Clothing as Artifact and Narrative: “Sentimental Value” Exhibition at the Philadelphia Art Alliance

Clothing and accessories have a tendency to become enmeshed with our lives and stories, and then become imbued with stories of their own. Emily Spivack, a fashion historian and the creator/editor of the Smithsonian’s fashion history blog, Threaded, began exploring other people’s clothes on eBay in approximately 2000. In 2007, she started formally collecting various items of clothing from the auction site—ones with particular stories attached to them—and created an online archive of the images along with the original text written by the eBay seller.

cutoffshortsThe pieces range from speculative rock and roll memorabilia (a snakeskin print dress supposedly custom made for Whitney Houston); to the antectodal (shoes worn by Mary Kay’s longtime personal assistant in Dallas, Texas); but all in all, most have obscure and deeply personal stories from the everyday people who wore them.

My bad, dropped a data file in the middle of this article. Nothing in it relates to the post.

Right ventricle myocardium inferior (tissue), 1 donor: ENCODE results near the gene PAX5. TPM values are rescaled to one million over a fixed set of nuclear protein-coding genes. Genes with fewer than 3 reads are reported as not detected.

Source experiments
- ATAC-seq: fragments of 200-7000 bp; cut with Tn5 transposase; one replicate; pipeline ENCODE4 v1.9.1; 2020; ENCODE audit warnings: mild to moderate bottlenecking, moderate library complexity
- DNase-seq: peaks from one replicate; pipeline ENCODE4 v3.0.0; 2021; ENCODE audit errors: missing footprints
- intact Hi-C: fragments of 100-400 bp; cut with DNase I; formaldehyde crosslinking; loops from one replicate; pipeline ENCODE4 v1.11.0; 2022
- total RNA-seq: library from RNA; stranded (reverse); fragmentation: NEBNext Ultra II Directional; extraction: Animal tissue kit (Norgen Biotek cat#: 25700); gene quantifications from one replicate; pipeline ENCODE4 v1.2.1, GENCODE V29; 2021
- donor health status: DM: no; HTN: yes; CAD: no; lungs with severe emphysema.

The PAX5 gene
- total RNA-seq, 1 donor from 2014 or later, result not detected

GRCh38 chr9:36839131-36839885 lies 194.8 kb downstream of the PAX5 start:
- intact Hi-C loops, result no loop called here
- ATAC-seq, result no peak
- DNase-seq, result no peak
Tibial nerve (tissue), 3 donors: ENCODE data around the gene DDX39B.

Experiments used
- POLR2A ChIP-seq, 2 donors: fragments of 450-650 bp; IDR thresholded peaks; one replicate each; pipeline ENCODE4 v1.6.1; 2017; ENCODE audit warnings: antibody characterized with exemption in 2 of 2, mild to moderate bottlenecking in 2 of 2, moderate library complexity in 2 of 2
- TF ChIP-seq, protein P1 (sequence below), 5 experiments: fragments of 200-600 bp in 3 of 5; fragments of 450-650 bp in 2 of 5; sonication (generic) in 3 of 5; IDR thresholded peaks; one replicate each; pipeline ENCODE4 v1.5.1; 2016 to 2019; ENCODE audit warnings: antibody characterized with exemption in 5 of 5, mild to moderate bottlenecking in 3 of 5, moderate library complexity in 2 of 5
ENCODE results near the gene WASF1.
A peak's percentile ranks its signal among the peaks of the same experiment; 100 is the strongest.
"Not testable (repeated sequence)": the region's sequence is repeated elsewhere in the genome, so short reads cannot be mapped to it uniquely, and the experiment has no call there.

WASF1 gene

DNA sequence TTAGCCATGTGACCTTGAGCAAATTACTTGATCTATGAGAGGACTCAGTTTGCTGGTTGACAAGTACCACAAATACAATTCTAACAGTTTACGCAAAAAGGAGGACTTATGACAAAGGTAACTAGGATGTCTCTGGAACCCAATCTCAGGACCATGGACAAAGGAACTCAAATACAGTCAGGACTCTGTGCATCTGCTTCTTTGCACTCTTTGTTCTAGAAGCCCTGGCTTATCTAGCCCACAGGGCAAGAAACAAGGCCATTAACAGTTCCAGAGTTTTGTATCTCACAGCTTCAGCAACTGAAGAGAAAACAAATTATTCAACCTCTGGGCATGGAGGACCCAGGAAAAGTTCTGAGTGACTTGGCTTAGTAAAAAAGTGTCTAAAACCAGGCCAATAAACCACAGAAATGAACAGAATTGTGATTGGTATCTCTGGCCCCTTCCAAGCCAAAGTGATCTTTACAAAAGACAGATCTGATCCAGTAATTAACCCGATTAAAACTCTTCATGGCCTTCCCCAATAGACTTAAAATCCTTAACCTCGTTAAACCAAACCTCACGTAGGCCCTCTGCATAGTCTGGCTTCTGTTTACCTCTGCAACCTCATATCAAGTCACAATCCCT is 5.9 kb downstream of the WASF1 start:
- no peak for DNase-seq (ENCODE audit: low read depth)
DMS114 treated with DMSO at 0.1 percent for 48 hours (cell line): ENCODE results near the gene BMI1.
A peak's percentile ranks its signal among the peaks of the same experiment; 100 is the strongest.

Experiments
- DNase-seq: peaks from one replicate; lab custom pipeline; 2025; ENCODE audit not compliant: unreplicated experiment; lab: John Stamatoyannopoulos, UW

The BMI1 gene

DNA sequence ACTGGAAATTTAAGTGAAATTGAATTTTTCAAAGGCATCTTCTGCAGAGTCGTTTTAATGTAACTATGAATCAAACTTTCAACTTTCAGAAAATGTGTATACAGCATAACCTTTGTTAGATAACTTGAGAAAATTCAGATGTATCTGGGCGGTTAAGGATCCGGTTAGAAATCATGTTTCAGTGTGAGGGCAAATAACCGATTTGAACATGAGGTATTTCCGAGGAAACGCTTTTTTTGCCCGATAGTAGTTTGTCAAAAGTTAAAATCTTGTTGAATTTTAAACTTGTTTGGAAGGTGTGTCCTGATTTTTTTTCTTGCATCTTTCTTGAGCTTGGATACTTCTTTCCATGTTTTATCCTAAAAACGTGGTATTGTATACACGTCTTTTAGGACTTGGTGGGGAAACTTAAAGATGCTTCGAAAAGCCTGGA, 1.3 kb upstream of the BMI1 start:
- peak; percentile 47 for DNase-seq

For instance, the vintage fur jacket a woman’s mother owned, found when she passed away; anonymous, blood-stained Civil War-era shirts; the jean shorts a woman wore the night she met her future husband at a Grateful Dead concert. On the more mythological side of things, there is a hat listed as “Women’s Red Velvet Gold Brocade Tribal Altar Cap VOODOO” which the lister explains was found at the estate sale of granddaughter of Voodoo Priestess Marie Laveau. The Web-based project documented some 600 garments and their stories, and keeps the descriptions of the garments as written by the eBay posters themselves.

Now the Philadelphia Art Alliance presents the original objects along with the text, entitled “Emily Spivack: Sentimental Value,” is open through August 18, 2013.  The PAA, if you haven’t heard of it before, seeks to present innovative contemporary art with a focus on craft and design. This innovative look at the archive and narrative behind historic and everyday clothes exemplifies why how we dress matters so much to us, and how memories are wrapped with what we put on our bodies.